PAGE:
Well, they're interconnected, that's for sure ... The visualettes work with the music. I think without the music, it's not the same. The music, however, has to live on its own. It always has to. That's because, as a composer, I have to make it work that way.
What also struck me about the album is that it's not very piano heavy. How did you come to that decision?
I think maybe being known as a singer/songwriter for many years, if you don't expand, then the composer side of you sometimes gets stuck in a genre. That I can't accept, because when I was a little girl, and when I was at the Peabody conservatory, I wanted to be in the composition program and I was told that women really aren't known to be the great composers. So I thought, "Well why is that then?" Joni Mitchell aside and all the great women that we know--I'm talking about before their time. And I started thinking to myself, "Well, there are reasons for that." And it's not because there haven't been great female composers, but there hasn't been a platform for them to develop. Where are the funds to go get an orchestra to play your work? So maybe there's been this burning passion to write music for instruments that aren't just confined to the piano. I mean, I know that I can do that and I love doing that, but I needed to grow as a composer so that when I do go back to the piano, I can bring something ... multidimensional to it.
So, composing on other instruments--has that changed your piano playing?
Well, composing for other instruments ... I create a composition that can hold the other instruments. The musicians themselves are very much collaborators. The string arranger, bass, drums, guitars--they all bring so much to the records so that if I don't write compositions--how do I explain it? [thinks] There are some singer/songwriters who, if you're producing them, you bring in drums, bass and guitar to back them up. You are not bringing in these great musicians to come in and be at the forefront ... [and be] absolutely pushed to the limit of their musicianship. They are told to reign in most of the time. They are back up musicians, even if they're the best in the world ... [So] the last couple records have been about "I have to write music that challenges them." This can't just be about "you fit around my piano playing and this is the center." No, the song is the center. And if the piano isn't the instrument that best expresses the song, then give the piano player a break and let the others come forth.
So, it represents a collective growth of you and the musicians you work with.
I hope so. They're such amazing players, I wanted to create things that showed their talent.
Do you think there's a narrative line that runs through the record?
There's an emotional narrative. I think this is a real emotional record. For me, anyway.
What story does it tell?
It tells the story of this time. We've all been, I think, shocked by the changes that have happened in the last year and a half. Our world has changed and it won't be what it was again. We can't go back to three, four years ago. The boom of technology and all the abundance--that kind of lifestyle. These songs came out of this new world.
Are you sad for the world we lost?
I'm sad for the people who have lost everything who didn't do anything malevolent to lose it. There are people who cannot send their children to college. There are kids who were going to college that I know personally that cannot go because their family has lost everything. But it's not as if their parents did something [wrong] ... They have worked very hard to get there. It's not like they had stolen it or won it in Vegas. I'm interested in the emotional fallout. The earthquake is one thing, but then it's the destruction after that, the emotional destruction. So then, as a songwriter ... if you can, you have to kind of peel your skin off and walk into a place where you can observe and then absorb. Then, usually, what has to happen is I have to have a kind of experience ... that makes me resonate in order to write that song. I'm not allowed to escape. I can't just get the song free and clear--it doesn't work like that for me. I can't just watch something happen totally to someone else and say, "Oh, I'm gonna take your life and write about it." I have to then ... a pound of flesh. There has to be something that happens or I cannot translate the song. It just will not come.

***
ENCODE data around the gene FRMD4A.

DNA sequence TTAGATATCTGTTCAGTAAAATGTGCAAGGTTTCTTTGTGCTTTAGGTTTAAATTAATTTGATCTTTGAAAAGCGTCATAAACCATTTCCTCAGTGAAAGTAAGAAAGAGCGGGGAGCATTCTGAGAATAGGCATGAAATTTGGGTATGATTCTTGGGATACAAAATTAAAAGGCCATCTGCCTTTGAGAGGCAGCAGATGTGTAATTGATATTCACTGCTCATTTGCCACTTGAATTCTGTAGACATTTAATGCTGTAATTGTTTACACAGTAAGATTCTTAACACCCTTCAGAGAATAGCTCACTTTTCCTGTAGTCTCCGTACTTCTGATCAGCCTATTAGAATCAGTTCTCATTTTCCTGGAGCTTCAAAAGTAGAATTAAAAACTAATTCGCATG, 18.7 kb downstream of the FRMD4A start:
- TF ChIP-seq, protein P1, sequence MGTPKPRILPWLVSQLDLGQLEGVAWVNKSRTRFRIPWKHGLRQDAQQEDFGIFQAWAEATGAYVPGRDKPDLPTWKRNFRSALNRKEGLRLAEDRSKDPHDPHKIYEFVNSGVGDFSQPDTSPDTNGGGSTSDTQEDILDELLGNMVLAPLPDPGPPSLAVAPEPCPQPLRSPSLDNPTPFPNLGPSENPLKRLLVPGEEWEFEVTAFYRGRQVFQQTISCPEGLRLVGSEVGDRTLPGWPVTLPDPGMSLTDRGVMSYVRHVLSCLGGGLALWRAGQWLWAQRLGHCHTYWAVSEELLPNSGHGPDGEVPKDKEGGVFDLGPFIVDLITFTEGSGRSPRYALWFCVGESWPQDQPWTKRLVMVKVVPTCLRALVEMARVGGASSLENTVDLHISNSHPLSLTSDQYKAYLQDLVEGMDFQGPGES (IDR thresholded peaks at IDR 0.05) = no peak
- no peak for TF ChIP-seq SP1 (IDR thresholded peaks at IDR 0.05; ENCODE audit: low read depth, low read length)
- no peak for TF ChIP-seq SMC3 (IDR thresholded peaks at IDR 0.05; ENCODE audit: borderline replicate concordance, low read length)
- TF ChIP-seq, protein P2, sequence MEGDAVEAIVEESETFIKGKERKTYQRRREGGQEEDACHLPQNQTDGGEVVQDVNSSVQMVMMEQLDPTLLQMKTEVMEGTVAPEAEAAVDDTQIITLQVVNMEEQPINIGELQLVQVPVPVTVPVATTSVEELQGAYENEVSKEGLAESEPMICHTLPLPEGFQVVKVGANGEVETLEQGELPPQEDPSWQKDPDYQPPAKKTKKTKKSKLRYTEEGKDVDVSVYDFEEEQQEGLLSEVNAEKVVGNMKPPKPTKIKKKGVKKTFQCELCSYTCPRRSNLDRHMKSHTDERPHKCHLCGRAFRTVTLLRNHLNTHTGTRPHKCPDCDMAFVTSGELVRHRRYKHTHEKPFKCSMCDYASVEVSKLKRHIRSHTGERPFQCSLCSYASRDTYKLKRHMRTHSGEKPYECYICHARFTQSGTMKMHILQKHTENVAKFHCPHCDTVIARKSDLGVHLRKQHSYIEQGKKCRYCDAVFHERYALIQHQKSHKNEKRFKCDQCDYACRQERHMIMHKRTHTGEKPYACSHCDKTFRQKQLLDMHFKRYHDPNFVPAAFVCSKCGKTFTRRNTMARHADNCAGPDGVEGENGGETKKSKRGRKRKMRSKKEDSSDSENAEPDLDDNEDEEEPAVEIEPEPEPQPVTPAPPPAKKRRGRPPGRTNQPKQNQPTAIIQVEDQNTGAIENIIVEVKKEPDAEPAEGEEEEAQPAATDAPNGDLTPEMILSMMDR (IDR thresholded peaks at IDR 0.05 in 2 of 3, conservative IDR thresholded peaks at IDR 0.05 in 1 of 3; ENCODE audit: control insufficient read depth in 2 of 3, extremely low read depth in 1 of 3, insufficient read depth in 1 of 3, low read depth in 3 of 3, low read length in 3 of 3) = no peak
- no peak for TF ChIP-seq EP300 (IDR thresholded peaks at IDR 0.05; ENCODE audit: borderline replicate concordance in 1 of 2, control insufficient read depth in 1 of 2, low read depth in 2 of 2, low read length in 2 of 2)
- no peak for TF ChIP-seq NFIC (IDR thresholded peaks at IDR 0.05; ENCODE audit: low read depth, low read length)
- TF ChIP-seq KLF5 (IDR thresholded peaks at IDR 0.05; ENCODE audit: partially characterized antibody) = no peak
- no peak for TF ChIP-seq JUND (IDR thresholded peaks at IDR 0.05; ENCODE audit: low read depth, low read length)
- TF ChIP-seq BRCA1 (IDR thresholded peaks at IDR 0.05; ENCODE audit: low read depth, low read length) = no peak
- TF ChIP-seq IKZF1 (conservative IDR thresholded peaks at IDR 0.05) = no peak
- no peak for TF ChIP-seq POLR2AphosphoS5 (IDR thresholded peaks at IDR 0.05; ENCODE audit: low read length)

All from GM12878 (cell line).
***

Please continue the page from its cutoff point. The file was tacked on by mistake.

You're sort of saying that the songwriter has to be a bit of a Christ figure, taking on the sins of others ...
I'd like to keep it out of Christianity. Let's go to Native American [culture.] I think it's more of "You have to chop wood and carry water." You have to be able to taste the medicine--walk that path in order to understand it. But that's me, that's not anybody else. But I can't just steal somebody's life and write about it. And some people can and they're scot free. But somehow, in my life, I have to have an experience, whatever that is. And it won't necessarily look the same. So, in "Maybe California," I wasn't standing at the edge of a cliff ready to jump, but I had to get pushed to certain places in order to understand that feeling to be able to write that song.
I think these "experiences" are why your fans are so rabid. They can sense that you have a true connection to what they're feeling.
You know, if you just live your life and you're open to experiences, you are challenged. When people say "are you happy?" Well, what is happy? I think happy is living a full life. And there are some times in your life when you're gonna face death or health issues or loss and things like that.
One last question before you go: If you could travel back in time and say just one thing to the 19-year-old Tori Amos, what would you tell her?
[Pause] Hmm. What would I tell her? [thinks] Get a sense of humor quick. Start laughing now. You'll need it.
Published June 4, 2009 on LiveDaily.com